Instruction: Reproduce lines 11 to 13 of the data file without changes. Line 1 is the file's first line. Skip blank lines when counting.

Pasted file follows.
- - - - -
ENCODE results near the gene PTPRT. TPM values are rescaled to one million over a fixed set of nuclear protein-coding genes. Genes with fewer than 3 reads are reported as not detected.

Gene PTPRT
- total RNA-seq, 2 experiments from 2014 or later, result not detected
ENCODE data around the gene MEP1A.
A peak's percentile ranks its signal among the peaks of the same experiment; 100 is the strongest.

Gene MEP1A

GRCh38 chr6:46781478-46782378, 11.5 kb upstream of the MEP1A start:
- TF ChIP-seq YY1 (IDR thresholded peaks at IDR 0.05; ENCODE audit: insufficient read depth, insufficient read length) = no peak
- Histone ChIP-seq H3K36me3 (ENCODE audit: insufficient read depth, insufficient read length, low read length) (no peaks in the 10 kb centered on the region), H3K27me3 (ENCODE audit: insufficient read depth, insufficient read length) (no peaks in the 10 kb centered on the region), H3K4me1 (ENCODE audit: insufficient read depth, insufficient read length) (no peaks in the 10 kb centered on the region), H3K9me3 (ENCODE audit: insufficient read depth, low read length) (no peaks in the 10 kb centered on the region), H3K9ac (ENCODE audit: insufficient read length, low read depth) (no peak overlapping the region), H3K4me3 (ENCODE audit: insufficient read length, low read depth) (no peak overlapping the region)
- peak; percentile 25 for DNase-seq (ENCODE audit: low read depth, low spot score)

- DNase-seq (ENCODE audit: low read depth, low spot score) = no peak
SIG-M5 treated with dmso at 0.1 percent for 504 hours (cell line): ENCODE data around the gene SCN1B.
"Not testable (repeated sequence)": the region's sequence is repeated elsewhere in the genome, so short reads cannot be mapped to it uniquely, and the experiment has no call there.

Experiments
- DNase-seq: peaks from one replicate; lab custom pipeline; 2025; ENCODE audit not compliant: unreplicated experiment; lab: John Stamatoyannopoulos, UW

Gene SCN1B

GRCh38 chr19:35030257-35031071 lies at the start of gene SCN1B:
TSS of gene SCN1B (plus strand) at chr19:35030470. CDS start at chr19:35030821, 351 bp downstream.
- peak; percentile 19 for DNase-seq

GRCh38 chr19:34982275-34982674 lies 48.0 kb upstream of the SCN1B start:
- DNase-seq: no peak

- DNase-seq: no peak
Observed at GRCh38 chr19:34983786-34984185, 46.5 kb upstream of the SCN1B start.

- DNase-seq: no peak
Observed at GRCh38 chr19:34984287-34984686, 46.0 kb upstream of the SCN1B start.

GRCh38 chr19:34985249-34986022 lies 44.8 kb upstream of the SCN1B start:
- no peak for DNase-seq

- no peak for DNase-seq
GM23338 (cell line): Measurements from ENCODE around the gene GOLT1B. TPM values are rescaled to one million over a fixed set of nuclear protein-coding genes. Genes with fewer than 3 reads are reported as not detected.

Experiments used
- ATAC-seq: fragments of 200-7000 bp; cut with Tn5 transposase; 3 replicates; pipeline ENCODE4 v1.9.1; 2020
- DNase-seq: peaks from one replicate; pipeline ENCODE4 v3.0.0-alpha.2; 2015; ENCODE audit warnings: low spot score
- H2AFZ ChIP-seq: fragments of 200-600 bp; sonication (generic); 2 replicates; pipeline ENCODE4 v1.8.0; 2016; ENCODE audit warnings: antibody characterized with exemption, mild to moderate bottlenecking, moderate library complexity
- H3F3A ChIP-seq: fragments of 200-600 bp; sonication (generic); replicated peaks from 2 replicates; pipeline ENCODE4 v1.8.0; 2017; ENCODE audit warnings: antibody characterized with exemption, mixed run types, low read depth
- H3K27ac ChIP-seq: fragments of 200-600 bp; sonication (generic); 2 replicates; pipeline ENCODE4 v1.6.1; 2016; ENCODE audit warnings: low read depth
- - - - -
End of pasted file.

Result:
- DNase-seq (ENCODE audit: low read depth, low spot score) = no peak
SIG-M5 treated with dmso at 0.1 percent for 504 hours (cell line): ENCODE data around the gene SCN1B.
"Not testable (repeated sequence)": the region's sequence is repeated elsewhere in the genome, so short reads cannot be mapped to it uniquely, and the experiment has no call there.